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Unlikely First Responders
How three fast-thinking employees morphed into heroes.


Maria Amador, Kermitt Wilson and Anna Atkins.
From left, Maria Amador, Kermitt Wilson and Anna Atkins.

When a mother walked into the Johns Hopkins Outpatient Center clutching her limp 19-month-old boy to her chest and screaming for help, registration staff jumped into action. Patient services coordinator Maria Amador immediately called for an adult code team and a pediatric rapid response team. Meanwhile, registration supervisor Anna Atkins took the child from his mother’s arms, placed him on a nearby counter and began working to restart his heart.

Kermitt Wilson was in a meeting down the hallway when he heard the mother’s desperate cries. “You could definitely tell something serious was going on,” says Wilson, an express testing supervisor. He walked out of the meeting, saw the boy and immediately stepped in to help, doing chest compressions as Atkins performed mouth-to-mouth resuscitation. Other caregivers and staff arrived, grabbing the pediatric code cart, setting up a monitor and quickly intubating the child. The child started to breathe and his pulse began to come back, Wilson says, although it was fading in and out. The JHOC code team arrived three minutes after being called, and the rapid response team reached the scene soon after. The boy was transported to the ICU and survived, although he died several months later of unrelated causes.

This rescue was truly a team effort, but for their quick responses Amador, Atkins and Wilson received Johns Hopkins Safety Stars. This Hopkins Hospital award program, started last winter, recognizes employees and faculty whose deeds have prevented patient harm and identified hazards.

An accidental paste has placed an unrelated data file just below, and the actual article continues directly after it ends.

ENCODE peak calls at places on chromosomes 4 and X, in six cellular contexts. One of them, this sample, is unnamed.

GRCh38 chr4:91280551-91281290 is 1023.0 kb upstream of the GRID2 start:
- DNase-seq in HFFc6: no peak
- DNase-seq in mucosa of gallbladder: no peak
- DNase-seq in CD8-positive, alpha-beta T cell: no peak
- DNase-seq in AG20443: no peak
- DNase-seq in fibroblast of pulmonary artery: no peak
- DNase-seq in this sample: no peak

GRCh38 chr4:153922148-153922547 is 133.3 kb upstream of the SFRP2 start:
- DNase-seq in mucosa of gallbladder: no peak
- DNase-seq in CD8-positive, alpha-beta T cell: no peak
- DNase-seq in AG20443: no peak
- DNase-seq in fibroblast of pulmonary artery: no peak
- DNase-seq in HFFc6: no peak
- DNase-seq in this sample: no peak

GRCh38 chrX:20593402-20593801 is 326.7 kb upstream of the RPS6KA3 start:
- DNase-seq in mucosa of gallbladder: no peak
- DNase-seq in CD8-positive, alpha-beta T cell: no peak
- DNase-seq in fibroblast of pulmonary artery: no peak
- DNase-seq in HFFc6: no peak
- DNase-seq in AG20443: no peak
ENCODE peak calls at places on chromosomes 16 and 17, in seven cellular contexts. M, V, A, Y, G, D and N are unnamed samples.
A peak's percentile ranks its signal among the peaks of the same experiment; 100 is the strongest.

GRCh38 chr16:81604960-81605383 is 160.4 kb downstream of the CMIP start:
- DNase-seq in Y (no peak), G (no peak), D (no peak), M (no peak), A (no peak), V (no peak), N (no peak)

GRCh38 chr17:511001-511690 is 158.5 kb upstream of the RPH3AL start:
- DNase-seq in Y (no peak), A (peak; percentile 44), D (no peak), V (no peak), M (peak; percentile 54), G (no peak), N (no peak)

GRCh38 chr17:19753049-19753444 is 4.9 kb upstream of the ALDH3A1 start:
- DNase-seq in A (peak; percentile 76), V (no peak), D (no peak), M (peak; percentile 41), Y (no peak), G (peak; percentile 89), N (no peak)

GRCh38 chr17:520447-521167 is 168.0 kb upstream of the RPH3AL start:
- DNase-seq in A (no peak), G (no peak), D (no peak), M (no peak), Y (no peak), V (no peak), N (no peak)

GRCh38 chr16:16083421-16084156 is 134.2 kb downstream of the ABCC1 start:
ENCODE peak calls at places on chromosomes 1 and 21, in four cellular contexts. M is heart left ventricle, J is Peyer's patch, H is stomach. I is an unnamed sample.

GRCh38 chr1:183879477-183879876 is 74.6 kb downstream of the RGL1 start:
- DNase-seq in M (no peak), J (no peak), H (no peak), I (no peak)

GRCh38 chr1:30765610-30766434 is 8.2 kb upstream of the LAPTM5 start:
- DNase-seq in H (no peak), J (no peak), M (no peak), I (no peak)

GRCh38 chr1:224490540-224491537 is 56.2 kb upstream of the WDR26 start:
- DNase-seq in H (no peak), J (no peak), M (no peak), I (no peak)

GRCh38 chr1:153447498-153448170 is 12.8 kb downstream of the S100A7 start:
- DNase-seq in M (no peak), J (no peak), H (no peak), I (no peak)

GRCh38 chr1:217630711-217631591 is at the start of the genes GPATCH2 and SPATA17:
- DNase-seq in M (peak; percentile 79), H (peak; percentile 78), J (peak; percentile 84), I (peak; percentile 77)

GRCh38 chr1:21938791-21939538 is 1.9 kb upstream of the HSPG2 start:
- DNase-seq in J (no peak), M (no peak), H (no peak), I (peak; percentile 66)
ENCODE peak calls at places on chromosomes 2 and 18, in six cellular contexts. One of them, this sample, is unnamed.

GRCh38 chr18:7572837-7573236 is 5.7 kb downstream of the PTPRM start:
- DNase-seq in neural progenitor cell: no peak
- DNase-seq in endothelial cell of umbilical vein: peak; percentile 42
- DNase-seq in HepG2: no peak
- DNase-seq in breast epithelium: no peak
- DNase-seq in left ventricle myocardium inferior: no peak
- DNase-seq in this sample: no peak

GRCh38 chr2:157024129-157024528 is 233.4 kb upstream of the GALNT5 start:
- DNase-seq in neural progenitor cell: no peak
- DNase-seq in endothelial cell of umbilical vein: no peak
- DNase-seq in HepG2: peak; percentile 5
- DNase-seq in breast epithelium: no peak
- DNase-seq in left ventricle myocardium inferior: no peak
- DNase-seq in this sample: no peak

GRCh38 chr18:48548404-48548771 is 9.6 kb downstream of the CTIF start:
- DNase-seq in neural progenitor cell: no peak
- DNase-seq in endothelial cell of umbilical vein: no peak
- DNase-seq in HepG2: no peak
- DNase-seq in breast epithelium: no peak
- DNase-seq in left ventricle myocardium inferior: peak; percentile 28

This event, which occurred in late March, wasn’t the first major emergency to occur in the Outpatient Center, but it was the first to take place since a program went into effect to help the center better prepare for patients who go into cardiac arrest. Several months earlier, most of the registration staff received CPR and first responder training. Center managers added a pediatric code cart—containing endotracheal tubes, medications and other supplies suited to a small child—to a storage room near the entrance where they store a similar cart for adults.
Atkins and Wilson both have known CPR for years. Atkins says she’d like to see more staff, such as security workers, be trained in the skill as well.

Amador praises her co-workers’ efforts. “We don’t know how long the boy wasn’t breathing before he came in,” she says. “But my colleagues knew just what to do during those precious seconds.”

–Jamie Manfuso



Johns Hopkins Medicine

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